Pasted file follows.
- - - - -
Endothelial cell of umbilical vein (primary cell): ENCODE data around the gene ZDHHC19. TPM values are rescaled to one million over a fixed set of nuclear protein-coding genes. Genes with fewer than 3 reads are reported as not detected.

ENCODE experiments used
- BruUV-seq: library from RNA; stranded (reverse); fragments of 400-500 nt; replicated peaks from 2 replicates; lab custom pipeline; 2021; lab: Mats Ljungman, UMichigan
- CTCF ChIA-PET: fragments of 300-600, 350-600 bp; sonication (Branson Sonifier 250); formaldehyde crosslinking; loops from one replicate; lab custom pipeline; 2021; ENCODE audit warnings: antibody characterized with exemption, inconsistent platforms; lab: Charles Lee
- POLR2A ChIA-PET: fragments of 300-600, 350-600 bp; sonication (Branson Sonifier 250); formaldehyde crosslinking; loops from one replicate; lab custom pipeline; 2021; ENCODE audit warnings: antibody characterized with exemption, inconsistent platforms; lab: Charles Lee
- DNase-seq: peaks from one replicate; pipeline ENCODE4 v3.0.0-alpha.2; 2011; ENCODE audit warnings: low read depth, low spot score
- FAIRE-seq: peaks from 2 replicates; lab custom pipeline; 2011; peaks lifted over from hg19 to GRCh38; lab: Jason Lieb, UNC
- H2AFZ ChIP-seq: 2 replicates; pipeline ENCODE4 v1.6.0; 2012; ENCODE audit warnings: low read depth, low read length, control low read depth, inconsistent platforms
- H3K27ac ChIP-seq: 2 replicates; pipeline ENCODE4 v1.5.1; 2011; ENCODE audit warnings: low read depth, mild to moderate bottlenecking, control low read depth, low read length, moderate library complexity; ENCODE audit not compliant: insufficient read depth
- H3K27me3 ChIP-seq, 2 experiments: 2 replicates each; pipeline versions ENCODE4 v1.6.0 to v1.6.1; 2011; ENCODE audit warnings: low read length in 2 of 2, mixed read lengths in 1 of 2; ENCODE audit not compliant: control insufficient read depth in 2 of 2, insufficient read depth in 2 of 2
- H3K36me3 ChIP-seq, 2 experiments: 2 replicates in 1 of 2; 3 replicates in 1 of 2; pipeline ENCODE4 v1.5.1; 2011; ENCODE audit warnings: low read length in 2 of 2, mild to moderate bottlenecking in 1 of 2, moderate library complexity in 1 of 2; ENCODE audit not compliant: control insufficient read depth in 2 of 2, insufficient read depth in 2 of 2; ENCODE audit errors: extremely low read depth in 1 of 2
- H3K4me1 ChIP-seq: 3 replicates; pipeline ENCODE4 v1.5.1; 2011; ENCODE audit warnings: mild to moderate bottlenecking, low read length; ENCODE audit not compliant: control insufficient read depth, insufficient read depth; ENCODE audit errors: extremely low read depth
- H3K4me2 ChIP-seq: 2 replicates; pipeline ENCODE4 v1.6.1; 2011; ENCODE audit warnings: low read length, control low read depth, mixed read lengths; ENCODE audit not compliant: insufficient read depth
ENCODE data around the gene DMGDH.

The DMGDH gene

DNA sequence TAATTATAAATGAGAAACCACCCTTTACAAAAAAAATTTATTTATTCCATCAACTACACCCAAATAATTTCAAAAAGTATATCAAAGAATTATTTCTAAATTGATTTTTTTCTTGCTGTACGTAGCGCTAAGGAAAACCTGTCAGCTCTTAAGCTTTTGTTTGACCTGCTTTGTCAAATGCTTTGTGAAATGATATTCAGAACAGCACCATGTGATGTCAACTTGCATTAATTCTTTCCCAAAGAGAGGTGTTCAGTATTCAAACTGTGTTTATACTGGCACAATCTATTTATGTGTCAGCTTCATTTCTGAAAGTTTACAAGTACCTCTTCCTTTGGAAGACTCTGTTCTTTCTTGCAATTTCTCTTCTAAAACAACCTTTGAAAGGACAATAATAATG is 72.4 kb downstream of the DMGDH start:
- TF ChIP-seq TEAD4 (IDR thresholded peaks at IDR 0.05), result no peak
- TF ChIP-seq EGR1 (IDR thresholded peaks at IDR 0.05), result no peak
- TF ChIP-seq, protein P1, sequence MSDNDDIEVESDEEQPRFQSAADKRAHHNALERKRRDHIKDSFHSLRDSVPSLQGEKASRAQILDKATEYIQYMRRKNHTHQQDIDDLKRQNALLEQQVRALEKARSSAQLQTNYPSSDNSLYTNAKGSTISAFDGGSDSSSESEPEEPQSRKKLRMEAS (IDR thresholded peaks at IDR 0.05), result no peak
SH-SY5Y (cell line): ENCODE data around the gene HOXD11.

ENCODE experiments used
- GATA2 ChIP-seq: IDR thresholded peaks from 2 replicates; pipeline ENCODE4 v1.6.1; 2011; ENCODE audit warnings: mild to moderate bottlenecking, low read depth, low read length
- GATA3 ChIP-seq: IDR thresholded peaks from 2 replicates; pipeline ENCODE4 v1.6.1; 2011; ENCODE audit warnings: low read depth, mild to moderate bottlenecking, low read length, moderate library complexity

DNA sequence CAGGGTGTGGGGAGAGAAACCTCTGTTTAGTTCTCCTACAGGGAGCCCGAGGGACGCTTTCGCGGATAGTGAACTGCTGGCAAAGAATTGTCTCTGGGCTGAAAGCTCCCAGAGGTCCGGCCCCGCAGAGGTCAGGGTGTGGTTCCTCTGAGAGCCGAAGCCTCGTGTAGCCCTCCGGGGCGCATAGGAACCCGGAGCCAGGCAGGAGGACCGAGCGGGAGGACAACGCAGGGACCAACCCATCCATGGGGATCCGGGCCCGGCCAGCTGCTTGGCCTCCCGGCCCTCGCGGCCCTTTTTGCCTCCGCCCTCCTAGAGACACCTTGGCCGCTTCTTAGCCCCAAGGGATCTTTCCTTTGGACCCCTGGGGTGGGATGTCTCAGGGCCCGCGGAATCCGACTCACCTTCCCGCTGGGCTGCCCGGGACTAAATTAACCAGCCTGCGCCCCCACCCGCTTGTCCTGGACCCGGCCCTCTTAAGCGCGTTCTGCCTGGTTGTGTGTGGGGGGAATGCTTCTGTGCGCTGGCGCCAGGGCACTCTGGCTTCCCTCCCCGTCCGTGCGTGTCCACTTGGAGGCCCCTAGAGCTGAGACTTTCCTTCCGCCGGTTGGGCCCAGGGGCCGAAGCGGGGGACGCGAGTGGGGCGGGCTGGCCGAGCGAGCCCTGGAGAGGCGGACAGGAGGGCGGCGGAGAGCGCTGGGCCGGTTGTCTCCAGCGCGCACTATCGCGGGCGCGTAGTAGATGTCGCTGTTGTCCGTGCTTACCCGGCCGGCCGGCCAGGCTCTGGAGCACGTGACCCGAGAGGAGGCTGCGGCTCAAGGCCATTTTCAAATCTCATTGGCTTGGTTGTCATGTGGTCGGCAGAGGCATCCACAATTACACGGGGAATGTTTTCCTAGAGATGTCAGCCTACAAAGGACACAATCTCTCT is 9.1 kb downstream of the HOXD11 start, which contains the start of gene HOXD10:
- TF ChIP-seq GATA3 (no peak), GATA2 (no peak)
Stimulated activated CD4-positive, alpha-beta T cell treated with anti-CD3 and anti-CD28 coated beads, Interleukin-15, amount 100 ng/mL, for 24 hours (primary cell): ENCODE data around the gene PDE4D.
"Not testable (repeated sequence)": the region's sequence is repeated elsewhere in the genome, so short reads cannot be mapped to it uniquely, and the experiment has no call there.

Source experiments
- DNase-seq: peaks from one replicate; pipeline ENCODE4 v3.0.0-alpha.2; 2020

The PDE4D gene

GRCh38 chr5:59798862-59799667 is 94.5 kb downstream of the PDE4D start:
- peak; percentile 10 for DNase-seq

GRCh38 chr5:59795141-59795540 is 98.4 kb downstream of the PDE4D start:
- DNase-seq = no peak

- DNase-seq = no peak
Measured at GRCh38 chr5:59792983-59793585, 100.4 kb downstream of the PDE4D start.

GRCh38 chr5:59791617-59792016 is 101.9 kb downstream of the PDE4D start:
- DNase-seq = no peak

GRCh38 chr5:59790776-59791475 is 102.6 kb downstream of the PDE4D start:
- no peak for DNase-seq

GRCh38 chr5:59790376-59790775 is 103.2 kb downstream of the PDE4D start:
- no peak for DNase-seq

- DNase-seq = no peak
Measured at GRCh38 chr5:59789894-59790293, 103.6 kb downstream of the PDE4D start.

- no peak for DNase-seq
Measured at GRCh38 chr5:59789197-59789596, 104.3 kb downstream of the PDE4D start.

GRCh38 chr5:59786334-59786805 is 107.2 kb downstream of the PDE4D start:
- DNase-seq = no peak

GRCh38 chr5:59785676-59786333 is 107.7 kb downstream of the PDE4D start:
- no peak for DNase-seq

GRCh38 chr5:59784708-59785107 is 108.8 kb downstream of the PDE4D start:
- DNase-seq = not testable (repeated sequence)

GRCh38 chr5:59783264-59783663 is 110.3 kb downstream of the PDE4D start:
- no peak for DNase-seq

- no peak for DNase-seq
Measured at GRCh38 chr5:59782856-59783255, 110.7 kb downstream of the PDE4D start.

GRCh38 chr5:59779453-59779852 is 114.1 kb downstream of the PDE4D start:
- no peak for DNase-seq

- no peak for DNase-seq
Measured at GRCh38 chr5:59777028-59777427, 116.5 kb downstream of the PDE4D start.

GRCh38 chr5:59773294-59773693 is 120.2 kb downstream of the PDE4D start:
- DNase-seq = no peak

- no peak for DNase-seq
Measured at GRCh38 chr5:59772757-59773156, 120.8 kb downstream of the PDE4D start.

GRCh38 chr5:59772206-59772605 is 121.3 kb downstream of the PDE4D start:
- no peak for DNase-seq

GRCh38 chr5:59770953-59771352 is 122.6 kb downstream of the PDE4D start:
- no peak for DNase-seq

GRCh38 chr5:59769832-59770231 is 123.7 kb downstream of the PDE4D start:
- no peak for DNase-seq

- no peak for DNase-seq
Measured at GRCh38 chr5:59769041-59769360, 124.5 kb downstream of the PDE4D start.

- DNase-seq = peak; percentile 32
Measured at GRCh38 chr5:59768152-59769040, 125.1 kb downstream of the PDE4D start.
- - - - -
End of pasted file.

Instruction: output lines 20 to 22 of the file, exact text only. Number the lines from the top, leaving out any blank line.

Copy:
SH-SY5Y (cell line): ENCODE data around the gene HOXD11.

ENCODE experiments used
- GATA2 ChIP-seq: IDR thresholded peaks from 2 replicates; pipeline ENCODE4 v1.6.1; 2011; ENCODE audit warnings: mild to moderate bottlenecking, low read depth, low read length